At this point, it’s logical to ask the question, “what does the Fed need to see to determine that they no longer need to raise rates?” Clearly, inflation numbers have come way down from their 2022 peak. It is taking longer for unemployed workers to find work, and the money supply is falling. The recipe is here, and last month’s pause suggests the Fed may be ready to evaluate how tightly they need to adhere to their “Data dependent” actions. But what now? Last week the Fed raised another 25 bps, and there is a clear expectation for at least one more 25 bps increase before year-end. Will that be it? Chairman Powell has been very clear that he does not feel that their work is done, and that they will continue to rely on the data.
But the data is lagged. You know that, we know that, and the Fed knows that. The recent pause suggests that the Fed can acknowledge the lag, but when targeting 2% inflation, can they really stop raising rates before they get there?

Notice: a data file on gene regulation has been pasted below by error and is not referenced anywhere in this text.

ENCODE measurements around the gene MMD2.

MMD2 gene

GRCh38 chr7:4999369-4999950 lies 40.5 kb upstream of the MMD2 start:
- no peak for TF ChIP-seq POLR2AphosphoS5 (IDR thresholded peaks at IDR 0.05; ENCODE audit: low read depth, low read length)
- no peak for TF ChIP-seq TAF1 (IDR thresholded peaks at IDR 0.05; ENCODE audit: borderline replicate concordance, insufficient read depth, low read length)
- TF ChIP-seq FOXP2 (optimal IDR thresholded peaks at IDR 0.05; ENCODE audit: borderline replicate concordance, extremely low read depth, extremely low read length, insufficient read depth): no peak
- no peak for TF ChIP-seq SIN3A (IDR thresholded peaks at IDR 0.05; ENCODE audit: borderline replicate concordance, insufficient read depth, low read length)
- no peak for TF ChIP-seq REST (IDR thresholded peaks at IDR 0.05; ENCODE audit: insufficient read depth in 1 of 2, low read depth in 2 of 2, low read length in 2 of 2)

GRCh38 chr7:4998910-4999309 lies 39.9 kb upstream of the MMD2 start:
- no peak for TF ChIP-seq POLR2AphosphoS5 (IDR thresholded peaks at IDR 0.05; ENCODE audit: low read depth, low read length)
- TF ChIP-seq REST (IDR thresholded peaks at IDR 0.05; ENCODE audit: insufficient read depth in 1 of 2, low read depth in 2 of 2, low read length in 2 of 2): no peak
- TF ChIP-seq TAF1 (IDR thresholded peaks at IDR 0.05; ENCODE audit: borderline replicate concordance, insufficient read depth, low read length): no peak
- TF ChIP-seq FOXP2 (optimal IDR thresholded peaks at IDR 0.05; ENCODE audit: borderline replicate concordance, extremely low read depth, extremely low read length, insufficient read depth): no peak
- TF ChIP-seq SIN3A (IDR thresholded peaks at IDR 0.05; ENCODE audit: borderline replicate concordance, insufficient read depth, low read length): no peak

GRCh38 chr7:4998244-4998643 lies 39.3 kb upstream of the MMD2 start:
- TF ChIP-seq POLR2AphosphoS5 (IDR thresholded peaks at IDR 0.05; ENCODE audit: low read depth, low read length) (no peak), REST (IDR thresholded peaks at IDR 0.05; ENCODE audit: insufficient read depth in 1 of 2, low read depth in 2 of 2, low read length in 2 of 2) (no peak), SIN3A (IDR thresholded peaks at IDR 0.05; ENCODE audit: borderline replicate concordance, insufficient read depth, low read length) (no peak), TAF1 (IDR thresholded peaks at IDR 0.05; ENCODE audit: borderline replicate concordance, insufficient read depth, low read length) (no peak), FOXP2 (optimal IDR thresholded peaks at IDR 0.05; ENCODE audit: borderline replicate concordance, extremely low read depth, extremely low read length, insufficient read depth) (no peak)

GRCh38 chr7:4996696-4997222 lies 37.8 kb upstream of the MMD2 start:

Something that does not get a lot of press, that is a statistical contributor to these data, is the labor participation rate. While these numbers have been improving since the early stages of the pandemic, there has been a particularly large uptick this year among prime-age workers (25-54 years old), and women in particular. The reason this matters, is because it changes the calculation of the model outputs the Fed uses. On the way up, it’s really not very obvious because those who didn’t appear to be participating were unlikely to be counted.
But if the economy takes a negative turn, those folks that are participating will show up very quickly as they lose their jobs. The Fed is very conscious of these changes and making sure to accommodate whatever situation arises. They have to be, because the reality is, if they get this wrong, the numbers will skew against them very quickly.
We believe that the Fed is going to move as conservatively as they can in coming months. Where they have historically tried to give investors as much information as possible, they are likely to be less forthcoming at the next inflection point. It’s likely time to stop, but they have to maintain flexibility in case investors are wrong.